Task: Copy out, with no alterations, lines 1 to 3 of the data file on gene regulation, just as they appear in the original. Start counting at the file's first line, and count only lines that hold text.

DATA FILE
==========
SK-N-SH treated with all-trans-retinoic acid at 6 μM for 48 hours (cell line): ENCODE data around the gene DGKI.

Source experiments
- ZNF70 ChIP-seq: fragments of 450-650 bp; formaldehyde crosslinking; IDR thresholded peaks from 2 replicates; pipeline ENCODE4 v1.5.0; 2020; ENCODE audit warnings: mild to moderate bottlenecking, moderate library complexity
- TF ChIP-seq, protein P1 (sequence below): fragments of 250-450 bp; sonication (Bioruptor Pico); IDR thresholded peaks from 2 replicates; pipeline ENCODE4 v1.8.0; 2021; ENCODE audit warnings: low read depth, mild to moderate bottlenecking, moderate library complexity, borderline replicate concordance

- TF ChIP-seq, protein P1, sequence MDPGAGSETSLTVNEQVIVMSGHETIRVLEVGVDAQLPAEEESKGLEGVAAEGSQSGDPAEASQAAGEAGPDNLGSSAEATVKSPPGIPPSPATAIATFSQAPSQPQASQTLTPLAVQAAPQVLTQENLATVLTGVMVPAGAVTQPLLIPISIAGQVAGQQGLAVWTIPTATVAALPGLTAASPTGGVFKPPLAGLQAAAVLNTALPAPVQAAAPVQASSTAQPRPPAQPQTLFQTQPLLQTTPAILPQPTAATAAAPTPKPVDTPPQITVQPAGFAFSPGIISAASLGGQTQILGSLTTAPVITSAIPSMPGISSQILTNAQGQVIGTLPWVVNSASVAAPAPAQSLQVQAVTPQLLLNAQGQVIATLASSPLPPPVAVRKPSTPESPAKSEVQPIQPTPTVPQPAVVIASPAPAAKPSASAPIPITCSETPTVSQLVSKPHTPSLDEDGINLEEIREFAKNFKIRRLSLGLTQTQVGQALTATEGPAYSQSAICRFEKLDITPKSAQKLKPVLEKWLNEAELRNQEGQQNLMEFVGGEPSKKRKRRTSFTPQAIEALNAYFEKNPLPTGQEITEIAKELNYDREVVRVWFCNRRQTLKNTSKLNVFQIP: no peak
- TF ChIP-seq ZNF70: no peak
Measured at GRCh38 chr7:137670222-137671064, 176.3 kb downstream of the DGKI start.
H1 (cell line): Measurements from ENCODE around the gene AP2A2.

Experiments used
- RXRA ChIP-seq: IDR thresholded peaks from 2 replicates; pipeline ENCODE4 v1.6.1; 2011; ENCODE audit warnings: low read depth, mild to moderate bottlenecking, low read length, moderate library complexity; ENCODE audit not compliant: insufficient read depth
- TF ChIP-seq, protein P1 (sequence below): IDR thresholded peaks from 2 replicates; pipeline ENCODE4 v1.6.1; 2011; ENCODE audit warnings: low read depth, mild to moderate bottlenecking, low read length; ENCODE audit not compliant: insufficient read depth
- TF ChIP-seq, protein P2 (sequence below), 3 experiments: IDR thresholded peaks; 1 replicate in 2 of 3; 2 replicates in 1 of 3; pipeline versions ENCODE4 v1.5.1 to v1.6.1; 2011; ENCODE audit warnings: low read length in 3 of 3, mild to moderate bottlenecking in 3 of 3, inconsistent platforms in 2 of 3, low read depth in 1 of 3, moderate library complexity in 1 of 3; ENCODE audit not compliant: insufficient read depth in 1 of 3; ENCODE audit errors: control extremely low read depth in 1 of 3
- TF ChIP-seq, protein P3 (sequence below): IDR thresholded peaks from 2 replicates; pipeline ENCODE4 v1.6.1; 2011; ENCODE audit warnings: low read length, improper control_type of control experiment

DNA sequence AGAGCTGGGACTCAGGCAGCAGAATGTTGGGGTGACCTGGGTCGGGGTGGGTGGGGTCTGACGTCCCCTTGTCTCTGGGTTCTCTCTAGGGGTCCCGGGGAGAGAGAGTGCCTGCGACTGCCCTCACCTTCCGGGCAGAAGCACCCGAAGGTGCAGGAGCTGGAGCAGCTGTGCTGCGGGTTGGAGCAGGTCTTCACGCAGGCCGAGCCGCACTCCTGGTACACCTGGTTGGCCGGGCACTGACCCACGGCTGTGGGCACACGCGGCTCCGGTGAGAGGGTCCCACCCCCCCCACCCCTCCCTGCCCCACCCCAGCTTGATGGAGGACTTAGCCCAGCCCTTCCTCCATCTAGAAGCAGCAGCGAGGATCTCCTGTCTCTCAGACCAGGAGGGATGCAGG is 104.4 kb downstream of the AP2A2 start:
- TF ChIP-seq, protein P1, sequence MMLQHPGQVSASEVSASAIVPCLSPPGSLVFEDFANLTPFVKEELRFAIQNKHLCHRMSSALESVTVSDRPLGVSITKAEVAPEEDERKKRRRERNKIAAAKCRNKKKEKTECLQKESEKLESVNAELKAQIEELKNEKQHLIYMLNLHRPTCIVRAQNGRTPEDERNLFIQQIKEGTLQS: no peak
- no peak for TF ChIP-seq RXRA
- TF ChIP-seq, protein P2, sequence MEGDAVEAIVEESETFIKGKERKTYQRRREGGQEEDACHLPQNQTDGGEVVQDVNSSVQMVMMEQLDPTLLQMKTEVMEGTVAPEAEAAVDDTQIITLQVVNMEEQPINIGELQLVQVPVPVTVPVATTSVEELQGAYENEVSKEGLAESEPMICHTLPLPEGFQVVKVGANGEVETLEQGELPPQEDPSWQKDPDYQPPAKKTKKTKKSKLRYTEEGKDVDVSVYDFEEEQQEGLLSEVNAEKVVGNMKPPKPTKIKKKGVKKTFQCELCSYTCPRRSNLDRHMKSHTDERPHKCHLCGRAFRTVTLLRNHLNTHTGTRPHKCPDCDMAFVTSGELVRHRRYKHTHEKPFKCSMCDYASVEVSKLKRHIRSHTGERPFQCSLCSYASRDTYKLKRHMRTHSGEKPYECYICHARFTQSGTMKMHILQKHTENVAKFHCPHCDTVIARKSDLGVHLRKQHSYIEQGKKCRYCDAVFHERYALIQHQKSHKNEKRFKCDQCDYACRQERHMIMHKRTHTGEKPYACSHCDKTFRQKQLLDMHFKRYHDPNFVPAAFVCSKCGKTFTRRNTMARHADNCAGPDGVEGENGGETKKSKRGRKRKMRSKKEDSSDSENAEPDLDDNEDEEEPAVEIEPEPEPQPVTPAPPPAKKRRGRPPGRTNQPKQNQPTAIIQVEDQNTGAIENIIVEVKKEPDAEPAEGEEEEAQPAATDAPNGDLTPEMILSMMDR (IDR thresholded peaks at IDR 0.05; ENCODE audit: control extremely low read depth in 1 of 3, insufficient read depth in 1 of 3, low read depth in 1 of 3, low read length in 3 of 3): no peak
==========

SK-N-SH treated with all-trans-retinoic acid at 6 μM for 48 hours (cell line): ENCODE data around the gene DGKI.

Source experiments
- ZNF70 ChIP-seq: fragments of 450-650 bp; formaldehyde crosslinking; IDR thresholded peaks from 2 replicates; pipeline ENCODE4 v1.5.0; 2020; ENCODE audit warnings: mild to moderate bottlenecking, moderate library complexity